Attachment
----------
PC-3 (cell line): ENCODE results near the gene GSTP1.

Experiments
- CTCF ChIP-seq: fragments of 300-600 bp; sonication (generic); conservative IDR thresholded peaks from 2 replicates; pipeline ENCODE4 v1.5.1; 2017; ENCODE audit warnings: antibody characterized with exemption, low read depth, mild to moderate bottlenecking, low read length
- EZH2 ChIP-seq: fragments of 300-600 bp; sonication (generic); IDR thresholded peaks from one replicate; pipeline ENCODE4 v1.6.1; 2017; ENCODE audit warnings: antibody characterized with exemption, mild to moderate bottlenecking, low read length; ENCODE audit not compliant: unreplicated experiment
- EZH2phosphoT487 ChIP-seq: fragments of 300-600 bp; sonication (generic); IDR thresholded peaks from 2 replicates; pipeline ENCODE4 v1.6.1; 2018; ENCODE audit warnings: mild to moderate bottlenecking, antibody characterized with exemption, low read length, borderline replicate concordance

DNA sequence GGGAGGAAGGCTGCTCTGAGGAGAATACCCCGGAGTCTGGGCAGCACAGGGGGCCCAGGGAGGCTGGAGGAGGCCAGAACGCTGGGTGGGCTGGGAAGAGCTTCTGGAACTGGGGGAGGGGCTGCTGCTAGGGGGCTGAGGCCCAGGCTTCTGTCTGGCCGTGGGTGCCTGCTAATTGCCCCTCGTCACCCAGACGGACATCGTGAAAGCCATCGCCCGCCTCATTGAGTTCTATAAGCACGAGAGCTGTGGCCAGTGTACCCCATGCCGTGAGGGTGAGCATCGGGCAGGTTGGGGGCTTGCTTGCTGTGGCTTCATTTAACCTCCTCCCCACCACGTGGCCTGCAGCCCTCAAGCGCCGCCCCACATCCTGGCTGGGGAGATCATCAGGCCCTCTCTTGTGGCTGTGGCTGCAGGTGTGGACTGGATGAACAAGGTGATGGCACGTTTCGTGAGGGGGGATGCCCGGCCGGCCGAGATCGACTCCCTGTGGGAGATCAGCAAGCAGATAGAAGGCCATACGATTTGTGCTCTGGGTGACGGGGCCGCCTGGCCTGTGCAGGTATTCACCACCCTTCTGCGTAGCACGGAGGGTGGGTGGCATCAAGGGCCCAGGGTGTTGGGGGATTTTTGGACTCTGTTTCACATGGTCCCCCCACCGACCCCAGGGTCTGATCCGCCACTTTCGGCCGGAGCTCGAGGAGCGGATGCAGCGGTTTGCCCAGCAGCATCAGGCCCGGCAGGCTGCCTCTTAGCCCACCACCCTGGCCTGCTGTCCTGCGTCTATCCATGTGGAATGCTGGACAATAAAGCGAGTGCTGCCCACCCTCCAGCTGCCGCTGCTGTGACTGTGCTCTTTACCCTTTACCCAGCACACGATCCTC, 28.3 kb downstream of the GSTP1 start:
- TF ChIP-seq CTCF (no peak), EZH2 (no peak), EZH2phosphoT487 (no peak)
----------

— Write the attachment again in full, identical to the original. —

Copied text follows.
PC-3 (cell line): ENCODE results near the gene GSTP1.

Experiments
- CTCF ChIP-seq: fragments of 300-600 bp; sonication (generic); conservative IDR thresholded peaks from 2 replicates; pipeline ENCODE4 v1.5.1; 2017; ENCODE audit warnings: antibody characterized with exemption, low read depth, mild to moderate bottlenecking, low read length
- EZH2 ChIP-seq: fragments of 300-600 bp; sonication (generic); IDR thresholded peaks from one replicate; pipeline ENCODE4 v1.6.1; 2017; ENCODE audit warnings: antibody characterized with exemption, mild to moderate bottlenecking, low read length; ENCODE audit not compliant: unreplicated experiment
- EZH2phosphoT487 ChIP-seq: fragments of 300-600 bp; sonication (generic); IDR thresholded peaks from 2 replicates; pipeline ENCODE4 v1.6.1; 2018; ENCODE audit warnings: mild to moderate bottlenecking, antibody characterized with exemption, low read length, borderline replicate concordance

DNA sequence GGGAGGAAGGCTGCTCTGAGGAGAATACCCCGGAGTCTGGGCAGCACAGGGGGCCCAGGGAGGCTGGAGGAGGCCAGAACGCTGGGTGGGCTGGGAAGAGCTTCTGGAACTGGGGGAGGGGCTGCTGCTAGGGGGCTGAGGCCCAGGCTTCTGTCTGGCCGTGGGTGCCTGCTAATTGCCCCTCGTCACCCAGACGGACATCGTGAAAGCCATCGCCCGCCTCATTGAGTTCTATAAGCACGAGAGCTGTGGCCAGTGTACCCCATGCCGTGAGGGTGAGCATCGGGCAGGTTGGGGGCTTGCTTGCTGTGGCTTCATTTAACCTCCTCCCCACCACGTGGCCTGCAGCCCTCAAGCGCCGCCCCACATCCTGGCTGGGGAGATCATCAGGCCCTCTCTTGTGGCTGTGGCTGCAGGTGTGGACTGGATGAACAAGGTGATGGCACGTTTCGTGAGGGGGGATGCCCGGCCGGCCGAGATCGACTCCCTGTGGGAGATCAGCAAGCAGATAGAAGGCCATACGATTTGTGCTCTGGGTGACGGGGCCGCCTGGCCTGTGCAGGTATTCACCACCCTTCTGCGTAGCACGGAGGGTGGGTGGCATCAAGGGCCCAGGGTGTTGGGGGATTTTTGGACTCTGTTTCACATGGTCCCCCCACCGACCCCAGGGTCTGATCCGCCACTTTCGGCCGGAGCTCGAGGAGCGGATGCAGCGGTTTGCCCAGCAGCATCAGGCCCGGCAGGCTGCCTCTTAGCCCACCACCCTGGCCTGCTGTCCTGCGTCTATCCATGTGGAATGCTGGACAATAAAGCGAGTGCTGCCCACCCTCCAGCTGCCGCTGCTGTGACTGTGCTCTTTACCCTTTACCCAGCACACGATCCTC, 28.3 kb downstream of the GSTP1 start:
- TF ChIP-seq CTCF (no peak), EZH2 (no peak), EZH2phosphoT487 (no peak)